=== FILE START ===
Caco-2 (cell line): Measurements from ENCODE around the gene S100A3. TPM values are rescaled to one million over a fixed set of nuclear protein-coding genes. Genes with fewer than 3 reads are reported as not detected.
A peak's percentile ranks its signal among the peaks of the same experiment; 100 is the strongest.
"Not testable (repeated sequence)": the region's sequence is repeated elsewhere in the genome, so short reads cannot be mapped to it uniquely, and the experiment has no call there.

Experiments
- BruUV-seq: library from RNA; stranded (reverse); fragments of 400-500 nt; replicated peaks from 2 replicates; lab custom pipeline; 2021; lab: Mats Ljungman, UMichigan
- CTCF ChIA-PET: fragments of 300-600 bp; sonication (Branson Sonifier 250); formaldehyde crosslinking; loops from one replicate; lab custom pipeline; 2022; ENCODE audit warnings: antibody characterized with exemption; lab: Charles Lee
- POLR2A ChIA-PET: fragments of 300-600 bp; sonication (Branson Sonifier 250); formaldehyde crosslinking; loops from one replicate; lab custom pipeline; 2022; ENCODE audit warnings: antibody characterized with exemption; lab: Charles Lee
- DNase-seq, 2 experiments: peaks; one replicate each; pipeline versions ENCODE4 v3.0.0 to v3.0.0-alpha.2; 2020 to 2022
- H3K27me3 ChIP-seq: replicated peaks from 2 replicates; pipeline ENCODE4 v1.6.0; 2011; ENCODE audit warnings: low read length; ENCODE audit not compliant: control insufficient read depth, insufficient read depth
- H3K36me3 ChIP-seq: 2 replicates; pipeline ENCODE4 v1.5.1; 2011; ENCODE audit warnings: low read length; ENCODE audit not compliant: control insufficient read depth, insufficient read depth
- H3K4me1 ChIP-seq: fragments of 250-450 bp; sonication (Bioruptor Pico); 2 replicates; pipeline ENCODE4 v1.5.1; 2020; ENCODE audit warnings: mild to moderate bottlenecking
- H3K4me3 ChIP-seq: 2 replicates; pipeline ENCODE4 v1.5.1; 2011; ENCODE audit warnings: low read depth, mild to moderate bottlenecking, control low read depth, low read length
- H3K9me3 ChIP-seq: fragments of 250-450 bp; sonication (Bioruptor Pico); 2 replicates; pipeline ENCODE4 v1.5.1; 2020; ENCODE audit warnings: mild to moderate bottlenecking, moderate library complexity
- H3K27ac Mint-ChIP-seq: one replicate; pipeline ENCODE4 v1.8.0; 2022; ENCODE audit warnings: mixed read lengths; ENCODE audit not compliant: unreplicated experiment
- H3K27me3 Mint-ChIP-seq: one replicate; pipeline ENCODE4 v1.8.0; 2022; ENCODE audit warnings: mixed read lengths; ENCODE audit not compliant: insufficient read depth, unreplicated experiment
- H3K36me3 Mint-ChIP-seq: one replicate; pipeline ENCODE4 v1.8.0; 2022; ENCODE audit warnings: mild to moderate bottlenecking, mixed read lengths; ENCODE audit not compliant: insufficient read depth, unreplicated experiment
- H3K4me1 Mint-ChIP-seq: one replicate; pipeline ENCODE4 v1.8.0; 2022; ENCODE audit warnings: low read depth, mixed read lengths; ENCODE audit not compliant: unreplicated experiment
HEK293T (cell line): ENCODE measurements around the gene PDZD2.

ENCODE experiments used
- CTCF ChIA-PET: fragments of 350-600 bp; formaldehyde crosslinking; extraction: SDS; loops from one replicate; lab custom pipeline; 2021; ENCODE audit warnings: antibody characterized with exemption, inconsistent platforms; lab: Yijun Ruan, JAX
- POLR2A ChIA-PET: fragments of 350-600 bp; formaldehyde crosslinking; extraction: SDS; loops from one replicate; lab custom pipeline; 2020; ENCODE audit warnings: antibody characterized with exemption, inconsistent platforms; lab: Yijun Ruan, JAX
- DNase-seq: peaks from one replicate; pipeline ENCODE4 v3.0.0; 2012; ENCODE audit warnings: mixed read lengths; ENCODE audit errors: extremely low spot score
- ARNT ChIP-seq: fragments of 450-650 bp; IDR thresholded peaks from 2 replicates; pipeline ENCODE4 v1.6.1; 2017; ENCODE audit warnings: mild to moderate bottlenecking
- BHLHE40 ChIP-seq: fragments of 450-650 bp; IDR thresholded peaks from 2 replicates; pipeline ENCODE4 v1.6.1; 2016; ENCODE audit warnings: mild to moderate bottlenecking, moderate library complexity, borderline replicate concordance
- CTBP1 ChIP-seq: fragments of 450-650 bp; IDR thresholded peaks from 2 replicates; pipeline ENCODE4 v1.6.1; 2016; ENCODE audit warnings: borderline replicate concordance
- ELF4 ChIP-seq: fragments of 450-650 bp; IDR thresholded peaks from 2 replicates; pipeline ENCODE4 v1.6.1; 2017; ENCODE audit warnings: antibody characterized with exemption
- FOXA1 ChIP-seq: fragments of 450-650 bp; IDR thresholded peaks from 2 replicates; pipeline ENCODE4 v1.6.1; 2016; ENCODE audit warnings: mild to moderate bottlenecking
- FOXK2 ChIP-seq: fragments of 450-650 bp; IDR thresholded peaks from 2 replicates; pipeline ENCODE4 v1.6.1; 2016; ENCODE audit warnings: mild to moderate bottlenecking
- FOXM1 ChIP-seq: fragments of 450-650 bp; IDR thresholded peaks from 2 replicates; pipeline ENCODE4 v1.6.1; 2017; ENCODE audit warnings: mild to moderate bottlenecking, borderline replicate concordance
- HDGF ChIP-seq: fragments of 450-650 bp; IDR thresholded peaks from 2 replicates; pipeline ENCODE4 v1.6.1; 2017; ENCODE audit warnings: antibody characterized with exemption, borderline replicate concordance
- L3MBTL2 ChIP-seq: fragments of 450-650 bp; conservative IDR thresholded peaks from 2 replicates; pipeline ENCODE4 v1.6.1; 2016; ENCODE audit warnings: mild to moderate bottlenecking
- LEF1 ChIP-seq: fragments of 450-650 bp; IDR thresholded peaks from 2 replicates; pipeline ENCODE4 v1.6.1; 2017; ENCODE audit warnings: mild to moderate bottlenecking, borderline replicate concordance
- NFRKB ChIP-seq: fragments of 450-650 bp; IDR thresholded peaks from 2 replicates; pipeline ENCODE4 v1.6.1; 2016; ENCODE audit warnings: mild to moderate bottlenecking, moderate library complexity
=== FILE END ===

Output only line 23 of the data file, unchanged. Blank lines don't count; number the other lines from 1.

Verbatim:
- ARNT ChIP-seq: fragments of 450-650 bp; IDR thresholded peaks from 2 replicates; pipeline ENCODE4 v1.6.1; 2017; ENCODE audit warnings: mild to moderate bottlenecking